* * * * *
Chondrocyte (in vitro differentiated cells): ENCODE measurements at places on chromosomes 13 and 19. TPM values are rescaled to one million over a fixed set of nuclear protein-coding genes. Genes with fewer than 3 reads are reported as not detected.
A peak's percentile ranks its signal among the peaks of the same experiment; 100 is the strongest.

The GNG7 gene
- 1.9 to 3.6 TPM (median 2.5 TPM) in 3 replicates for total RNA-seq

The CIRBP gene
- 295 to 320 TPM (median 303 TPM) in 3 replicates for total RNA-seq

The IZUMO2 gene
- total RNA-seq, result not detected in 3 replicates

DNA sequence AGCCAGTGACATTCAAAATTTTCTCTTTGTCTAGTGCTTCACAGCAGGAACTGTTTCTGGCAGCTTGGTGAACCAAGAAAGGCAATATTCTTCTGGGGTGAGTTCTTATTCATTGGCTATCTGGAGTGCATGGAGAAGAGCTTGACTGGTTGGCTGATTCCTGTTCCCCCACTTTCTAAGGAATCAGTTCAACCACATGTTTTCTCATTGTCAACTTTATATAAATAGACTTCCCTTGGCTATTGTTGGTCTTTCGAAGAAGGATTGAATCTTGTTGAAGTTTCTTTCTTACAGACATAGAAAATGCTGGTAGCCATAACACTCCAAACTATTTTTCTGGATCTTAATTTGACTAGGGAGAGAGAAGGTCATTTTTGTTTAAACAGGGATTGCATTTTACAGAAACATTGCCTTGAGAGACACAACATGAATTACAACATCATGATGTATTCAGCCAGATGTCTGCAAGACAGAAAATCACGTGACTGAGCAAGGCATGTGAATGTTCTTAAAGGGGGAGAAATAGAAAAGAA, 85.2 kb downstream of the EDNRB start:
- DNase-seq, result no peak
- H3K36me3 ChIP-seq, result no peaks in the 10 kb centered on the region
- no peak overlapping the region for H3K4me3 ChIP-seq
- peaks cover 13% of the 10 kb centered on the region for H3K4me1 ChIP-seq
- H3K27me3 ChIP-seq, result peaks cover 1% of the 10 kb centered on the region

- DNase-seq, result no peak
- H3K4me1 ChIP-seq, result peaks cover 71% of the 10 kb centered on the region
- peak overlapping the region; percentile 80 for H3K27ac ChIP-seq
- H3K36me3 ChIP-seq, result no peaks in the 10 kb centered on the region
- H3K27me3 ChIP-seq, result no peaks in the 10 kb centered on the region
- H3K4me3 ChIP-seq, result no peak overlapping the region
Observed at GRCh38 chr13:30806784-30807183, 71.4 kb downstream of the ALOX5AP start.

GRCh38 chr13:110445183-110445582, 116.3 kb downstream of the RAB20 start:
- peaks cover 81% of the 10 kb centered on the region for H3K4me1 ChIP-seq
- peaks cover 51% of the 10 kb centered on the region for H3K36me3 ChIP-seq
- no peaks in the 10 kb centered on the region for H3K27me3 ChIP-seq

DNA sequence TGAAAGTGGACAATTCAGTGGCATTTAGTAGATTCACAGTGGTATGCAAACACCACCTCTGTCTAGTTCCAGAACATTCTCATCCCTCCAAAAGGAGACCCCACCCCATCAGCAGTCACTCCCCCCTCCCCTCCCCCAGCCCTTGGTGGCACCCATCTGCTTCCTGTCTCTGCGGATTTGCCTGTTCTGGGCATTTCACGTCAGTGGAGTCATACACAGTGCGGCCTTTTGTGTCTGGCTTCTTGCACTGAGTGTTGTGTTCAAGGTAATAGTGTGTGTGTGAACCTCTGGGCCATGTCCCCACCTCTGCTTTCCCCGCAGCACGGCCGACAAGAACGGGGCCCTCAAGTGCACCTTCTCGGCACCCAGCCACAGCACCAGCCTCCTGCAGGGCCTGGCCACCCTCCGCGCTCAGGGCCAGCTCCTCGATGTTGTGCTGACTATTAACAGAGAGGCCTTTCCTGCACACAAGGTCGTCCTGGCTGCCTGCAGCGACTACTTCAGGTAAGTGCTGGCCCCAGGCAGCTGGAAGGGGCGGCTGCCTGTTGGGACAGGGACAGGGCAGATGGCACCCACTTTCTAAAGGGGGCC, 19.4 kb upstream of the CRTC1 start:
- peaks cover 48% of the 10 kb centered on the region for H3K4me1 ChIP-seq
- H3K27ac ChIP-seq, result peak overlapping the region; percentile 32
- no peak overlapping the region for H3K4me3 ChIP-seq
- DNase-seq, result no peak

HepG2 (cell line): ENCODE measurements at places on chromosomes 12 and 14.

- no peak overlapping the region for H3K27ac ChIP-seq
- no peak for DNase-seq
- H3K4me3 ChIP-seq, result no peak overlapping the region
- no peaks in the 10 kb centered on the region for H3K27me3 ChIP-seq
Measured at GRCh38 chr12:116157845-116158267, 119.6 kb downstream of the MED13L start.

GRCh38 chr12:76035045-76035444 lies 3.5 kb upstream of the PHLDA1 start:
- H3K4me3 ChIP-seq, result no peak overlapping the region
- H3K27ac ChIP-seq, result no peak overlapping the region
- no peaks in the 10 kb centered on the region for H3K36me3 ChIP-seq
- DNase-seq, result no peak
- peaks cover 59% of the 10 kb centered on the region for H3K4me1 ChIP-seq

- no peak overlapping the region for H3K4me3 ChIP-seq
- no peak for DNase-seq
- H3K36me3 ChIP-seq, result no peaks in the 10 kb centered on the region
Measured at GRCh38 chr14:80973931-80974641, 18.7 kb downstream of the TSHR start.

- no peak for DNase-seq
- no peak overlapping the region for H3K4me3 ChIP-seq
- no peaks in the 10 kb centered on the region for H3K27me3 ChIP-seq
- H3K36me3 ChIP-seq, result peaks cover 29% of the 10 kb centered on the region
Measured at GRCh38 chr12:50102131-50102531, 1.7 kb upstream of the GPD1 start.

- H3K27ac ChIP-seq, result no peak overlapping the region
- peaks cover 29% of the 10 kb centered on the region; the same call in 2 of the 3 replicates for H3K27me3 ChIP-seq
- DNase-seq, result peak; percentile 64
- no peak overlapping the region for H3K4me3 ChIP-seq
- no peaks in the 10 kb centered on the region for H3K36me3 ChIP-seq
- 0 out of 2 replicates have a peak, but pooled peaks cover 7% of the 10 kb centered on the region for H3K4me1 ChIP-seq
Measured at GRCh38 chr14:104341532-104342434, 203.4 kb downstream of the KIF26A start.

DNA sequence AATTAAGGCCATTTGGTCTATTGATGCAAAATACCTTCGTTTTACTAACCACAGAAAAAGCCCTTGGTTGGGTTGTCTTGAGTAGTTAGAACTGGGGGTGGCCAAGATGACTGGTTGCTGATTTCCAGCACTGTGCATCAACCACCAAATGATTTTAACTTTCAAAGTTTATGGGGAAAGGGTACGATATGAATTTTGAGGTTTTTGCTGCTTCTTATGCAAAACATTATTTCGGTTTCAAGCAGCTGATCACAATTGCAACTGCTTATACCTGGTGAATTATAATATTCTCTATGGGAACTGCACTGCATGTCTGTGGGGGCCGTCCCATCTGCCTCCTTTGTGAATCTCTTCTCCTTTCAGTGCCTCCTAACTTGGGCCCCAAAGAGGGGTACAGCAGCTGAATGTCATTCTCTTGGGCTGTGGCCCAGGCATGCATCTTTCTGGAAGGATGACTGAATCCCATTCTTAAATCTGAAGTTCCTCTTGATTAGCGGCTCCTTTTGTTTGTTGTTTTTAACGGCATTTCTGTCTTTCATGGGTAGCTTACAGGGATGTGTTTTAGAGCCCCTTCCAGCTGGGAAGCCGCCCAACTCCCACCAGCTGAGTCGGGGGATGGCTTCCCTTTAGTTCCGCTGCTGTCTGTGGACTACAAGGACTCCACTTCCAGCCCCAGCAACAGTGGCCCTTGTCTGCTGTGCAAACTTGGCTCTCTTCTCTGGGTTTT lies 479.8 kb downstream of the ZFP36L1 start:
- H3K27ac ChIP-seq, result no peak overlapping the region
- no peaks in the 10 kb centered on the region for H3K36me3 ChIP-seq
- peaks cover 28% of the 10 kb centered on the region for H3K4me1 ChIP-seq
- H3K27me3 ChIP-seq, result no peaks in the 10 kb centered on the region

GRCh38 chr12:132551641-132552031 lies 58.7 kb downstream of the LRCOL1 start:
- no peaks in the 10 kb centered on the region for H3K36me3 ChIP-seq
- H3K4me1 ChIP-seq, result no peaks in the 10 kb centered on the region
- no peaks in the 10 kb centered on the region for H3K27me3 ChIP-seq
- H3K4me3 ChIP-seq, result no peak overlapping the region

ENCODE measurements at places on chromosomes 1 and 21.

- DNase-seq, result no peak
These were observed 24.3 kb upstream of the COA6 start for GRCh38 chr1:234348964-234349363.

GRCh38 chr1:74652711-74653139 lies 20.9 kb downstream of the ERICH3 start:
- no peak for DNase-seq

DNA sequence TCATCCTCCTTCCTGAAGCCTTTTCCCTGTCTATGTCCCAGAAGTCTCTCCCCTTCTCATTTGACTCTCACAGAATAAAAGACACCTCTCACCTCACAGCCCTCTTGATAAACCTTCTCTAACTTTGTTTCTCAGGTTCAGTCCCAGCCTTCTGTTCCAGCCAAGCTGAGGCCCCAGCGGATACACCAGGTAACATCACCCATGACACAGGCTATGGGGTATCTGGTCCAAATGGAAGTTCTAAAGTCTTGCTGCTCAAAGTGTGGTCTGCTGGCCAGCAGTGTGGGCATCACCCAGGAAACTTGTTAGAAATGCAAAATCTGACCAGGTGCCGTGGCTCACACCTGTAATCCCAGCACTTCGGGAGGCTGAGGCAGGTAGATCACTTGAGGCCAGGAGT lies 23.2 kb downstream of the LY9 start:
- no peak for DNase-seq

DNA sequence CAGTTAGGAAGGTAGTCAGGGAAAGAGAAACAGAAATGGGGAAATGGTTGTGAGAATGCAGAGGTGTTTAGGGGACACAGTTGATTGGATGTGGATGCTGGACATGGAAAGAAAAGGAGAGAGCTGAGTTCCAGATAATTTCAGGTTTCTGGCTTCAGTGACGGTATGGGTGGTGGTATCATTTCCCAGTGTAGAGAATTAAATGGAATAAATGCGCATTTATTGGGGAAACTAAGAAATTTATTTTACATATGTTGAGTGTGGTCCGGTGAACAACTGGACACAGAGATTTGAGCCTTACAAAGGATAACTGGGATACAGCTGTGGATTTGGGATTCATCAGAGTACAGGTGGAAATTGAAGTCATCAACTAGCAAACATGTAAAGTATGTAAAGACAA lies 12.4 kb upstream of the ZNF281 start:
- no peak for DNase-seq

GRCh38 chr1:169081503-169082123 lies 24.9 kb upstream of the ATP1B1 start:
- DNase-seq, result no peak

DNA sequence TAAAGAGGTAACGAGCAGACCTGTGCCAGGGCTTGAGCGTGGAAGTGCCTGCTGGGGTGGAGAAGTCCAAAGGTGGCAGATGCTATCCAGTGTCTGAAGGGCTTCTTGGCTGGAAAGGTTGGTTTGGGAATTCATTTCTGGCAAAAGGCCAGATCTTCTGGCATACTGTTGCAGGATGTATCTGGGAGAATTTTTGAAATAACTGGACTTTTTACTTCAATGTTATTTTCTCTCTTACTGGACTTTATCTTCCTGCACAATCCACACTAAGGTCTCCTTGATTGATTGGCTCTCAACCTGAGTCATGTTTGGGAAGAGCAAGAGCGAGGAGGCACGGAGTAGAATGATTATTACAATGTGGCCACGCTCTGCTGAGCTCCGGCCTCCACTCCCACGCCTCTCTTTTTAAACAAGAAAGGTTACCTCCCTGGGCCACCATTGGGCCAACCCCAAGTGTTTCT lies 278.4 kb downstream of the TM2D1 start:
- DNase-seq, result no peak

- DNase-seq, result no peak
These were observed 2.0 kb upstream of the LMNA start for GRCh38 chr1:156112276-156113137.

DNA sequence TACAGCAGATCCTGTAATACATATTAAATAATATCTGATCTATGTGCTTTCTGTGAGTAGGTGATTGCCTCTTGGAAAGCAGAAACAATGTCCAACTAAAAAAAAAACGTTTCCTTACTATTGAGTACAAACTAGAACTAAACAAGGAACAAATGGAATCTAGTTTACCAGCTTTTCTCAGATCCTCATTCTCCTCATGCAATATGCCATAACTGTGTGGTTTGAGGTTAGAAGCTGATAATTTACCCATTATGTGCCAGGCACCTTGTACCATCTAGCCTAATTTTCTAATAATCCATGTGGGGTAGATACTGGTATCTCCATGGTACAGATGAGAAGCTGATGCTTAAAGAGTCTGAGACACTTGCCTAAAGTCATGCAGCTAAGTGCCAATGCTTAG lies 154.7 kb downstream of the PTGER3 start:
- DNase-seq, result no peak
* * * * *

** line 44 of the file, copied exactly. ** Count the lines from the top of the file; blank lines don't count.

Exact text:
- no peak for DNase-seq